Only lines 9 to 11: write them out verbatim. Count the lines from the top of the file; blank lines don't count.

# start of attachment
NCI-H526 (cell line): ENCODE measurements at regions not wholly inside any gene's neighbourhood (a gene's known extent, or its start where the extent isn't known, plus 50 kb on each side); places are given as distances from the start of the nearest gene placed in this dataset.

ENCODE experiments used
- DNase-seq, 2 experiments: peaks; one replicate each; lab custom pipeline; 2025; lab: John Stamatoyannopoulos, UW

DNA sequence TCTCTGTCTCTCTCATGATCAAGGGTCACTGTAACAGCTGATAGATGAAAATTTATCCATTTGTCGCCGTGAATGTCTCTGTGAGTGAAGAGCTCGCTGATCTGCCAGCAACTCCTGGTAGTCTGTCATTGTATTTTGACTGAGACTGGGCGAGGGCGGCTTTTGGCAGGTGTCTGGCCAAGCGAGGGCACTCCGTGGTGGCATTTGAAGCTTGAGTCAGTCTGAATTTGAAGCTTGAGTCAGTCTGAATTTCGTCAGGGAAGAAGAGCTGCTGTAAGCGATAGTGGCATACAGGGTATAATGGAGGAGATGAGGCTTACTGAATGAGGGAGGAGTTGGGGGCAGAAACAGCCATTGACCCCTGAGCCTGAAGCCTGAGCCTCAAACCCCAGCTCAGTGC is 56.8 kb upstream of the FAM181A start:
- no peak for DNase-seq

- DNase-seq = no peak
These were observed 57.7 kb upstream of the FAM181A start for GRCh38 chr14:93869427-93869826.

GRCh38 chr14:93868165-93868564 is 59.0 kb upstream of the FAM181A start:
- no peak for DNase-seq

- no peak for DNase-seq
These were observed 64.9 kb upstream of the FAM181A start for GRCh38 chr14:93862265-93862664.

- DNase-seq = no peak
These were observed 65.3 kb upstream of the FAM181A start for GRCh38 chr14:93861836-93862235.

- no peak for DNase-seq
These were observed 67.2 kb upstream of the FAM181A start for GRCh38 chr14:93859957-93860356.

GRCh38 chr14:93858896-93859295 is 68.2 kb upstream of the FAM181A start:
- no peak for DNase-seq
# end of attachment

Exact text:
- no peak for DNase-seq

- no peak for DNase-seq
These were observed 64.9 kb upstream of the FAM181A start for GRCh38 chr14:93862265-93862664.